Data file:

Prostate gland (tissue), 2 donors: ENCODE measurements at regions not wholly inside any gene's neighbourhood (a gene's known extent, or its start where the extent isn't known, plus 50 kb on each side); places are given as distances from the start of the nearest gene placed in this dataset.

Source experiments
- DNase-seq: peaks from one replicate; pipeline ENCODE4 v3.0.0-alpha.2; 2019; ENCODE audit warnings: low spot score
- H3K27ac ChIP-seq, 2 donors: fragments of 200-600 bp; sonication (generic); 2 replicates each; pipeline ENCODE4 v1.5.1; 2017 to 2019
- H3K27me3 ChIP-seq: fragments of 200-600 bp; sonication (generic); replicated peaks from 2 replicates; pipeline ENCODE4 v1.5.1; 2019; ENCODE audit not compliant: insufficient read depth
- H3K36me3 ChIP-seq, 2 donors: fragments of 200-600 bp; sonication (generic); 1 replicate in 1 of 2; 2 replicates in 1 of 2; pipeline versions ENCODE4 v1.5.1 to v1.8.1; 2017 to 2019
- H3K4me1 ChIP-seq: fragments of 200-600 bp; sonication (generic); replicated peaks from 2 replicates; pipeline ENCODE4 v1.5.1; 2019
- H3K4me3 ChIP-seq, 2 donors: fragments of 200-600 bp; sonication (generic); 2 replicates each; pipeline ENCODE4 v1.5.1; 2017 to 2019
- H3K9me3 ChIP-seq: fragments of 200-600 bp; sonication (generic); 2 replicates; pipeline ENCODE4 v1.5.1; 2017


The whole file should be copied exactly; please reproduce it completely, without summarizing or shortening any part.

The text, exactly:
Prostate gland (tissue), 2 donors: ENCODE measurements at regions not wholly inside any gene's neighbourhood (a gene's known extent, or its start where the extent isn't known, plus 50 kb on each side); places are given as distances from the start of the nearest gene placed in this dataset.

Source experiments
- DNase-seq: peaks from one replicate; pipeline ENCODE4 v3.0.0-alpha.2; 2019; ENCODE audit warnings: low spot score
- H3K27ac ChIP-seq, 2 donors: fragments of 200-600 bp; sonication (generic); 2 replicates each; pipeline ENCODE4 v1.5.1; 2017 to 2019
- H3K27me3 ChIP-seq: fragments of 200-600 bp; sonication (generic); replicated peaks from 2 replicates; pipeline ENCODE4 v1.5.1; 2019; ENCODE audit not compliant: insufficient read depth
- H3K36me3 ChIP-seq, 2 donors: fragments of 200-600 bp; sonication (generic); 1 replicate in 1 of 2; 2 replicates in 1 of 2; pipeline versions ENCODE4 v1.5.1 to v1.8.1; 2017 to 2019
- H3K4me1 ChIP-seq: fragments of 200-600 bp; sonication (generic); replicated peaks from 2 replicates; pipeline ENCODE4 v1.5.1; 2019
- H3K4me3 ChIP-seq, 2 donors: fragments of 200-600 bp; sonication (generic); 2 replicates each; pipeline ENCODE4 v1.5.1; 2017 to 2019
- H3K9me3 ChIP-seq: fragments of 200-600 bp; sonication (generic); 2 replicates; pipeline ENCODE4 v1.5.1; 2017